The Mothers by Brit Bennett (October 11)

“It is the last season of high school life for Nadia Turner, a rebellious, grief-stricken, seventeen-year-old beauty. Mourning her own mother’s recent suicide, she takes up with the local pastor’s son. Luke Sheppard is twenty-one, a former football star whose injury has reduced him to waiting tables at a diner. They are young; it’s not serious. But the pregnancy that results from this teen romance—and the subsequent cover-up—will have an impact that goes far beyond their youth. As Nadia hides her secret from everyone, including Aubrey, her God-fearing best friend, the years move quickly. Soon, Nadia, Luke, and Aubrey are full-fledged adults and still living in debt to the choices they made that one seaside summer, caught in a love triangle they must carefully maneuver, and dogged by the constant, nagging question: What if they had chosen differently? The possibilities of the road not taken are a relentless haunt.”

 

Do Not Say We Have Nothing by Madeleine Thien (October 11)

“Master storyteller Madeleine Thien takes us inside an extended family in China, showing us the lives of two successive generations—those who lived through Mao’s Cultural Revolution and their children, who became the students protesting in Tiananmen Square. At the center of this epic story are two young women, Marie and Ai-Ming. Through their relationship Marie strives to piece together the tale of her fractured family in present-day Vancouver, seeking answers in the fragile layers of their collective story. Her quest will unveil how Kai, her enigmatic father, a talented pianist, and Ai-Ming’s father, the shy and brilliant composer, Sparrow, along with the violin prodigy Zhuli were forced to reimagine their artistic and private selves during China’s political campaigns and how their fates reverberate through the years with lasting consequences.”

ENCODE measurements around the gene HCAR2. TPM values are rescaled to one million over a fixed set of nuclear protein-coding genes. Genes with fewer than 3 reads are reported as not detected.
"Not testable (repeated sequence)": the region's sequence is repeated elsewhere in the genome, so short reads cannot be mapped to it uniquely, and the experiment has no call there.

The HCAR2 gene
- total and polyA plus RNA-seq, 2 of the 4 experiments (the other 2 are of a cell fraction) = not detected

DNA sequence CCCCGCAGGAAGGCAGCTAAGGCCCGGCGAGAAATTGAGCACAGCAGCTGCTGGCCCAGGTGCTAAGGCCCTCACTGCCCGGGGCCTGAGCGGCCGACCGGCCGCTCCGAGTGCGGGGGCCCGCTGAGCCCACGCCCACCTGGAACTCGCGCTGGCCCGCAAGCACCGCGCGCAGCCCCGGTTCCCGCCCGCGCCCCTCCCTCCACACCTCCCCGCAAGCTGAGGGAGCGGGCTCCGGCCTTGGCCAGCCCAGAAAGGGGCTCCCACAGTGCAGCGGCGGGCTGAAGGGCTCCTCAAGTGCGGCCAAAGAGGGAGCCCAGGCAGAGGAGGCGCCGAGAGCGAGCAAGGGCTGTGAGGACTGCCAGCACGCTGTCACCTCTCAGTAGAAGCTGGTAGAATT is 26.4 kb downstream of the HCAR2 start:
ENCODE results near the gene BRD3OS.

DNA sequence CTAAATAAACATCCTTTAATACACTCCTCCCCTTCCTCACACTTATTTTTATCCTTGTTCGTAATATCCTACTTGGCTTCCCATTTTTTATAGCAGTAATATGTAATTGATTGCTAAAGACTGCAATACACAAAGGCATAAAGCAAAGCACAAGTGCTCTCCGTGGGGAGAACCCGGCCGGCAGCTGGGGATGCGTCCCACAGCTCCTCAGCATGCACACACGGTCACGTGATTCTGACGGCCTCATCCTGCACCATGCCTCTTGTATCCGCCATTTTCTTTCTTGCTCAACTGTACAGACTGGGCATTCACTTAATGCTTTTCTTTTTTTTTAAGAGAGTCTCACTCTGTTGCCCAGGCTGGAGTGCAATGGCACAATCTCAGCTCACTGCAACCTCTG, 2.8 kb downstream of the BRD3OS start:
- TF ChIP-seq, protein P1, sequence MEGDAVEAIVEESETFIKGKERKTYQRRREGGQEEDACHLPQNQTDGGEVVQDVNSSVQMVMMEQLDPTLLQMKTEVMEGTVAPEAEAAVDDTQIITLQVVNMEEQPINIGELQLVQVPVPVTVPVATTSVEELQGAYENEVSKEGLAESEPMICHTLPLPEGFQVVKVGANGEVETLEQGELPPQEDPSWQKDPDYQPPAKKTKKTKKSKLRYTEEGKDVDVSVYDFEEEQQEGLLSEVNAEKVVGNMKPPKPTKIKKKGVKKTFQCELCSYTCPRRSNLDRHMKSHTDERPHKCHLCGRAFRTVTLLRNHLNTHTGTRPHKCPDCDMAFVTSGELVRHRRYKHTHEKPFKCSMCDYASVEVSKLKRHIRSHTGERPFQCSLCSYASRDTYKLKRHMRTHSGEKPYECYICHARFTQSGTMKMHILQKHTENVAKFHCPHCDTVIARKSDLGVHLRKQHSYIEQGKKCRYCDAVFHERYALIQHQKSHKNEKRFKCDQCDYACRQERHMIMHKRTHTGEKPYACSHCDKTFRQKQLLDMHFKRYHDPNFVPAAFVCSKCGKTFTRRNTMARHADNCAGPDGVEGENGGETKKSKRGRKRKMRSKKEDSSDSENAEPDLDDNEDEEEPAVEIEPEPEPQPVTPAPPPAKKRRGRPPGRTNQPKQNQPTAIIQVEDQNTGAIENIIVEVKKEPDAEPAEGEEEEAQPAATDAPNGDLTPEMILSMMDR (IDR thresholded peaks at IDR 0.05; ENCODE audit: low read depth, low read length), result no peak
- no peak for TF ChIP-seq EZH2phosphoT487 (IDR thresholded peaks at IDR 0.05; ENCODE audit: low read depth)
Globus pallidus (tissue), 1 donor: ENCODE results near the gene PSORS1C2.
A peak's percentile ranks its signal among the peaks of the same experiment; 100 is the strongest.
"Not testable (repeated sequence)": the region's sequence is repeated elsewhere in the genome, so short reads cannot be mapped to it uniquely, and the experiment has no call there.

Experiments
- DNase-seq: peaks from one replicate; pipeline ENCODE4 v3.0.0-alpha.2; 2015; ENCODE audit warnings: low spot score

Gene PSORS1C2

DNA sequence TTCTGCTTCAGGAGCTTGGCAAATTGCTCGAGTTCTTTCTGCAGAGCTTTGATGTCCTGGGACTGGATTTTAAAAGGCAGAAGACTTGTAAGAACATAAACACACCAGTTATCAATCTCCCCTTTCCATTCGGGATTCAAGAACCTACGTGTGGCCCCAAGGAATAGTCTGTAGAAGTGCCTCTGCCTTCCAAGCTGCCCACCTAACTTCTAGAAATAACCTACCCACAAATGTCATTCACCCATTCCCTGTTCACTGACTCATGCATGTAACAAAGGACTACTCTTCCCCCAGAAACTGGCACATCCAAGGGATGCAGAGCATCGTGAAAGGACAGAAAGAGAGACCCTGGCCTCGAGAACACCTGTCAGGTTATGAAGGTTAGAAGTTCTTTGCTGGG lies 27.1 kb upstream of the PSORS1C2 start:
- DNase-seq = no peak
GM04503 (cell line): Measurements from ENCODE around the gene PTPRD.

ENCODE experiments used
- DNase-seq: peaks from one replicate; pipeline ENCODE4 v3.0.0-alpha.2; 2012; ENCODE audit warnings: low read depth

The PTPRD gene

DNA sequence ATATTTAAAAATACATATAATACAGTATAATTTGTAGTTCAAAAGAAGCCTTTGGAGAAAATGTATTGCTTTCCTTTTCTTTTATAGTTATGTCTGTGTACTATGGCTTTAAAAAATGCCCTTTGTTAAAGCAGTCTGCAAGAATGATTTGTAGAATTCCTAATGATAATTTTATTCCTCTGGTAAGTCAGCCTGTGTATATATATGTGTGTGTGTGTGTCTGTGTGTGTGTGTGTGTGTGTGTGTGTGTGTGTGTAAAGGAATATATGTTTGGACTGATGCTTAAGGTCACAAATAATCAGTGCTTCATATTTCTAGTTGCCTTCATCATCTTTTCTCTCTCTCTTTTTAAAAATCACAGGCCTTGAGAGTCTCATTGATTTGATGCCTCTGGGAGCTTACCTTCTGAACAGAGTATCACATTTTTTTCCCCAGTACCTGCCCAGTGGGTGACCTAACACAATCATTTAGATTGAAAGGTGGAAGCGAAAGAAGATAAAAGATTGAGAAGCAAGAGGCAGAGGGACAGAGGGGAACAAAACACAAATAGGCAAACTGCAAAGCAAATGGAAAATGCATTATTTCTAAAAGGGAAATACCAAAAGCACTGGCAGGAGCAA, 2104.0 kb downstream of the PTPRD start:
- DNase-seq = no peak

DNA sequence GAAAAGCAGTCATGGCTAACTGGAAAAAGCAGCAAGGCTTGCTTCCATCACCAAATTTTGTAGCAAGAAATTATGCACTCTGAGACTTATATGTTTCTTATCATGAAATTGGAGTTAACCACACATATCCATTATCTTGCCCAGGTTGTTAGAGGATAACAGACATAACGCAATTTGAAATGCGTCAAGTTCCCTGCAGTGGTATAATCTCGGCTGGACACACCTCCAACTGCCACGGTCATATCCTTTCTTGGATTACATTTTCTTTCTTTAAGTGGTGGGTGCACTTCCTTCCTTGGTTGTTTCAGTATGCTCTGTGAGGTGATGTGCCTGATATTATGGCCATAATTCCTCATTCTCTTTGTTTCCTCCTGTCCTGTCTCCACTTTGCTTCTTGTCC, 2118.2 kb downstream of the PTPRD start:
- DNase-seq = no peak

Swing Time by Zadie Smith (November 15)

“Two brown girls dream of being dancers—but only one, Tracey, has talent. The other has ideas: about rhythm and time, about black bodies and black music, what constitutes a tribe, or makes a person truly free. It’s a close but complicated childhood friendship that ends abruptly in their early twenties, never to be revisited, but never quite forgotten, either…Dazzlingly energetic and deeply human, Swing Time is a story about friendship and music and stubborn roots, about how we are shaped by these things and how we can survive them. Moving from North-West London to West Africa, it is an exuberant dance to the music of time.”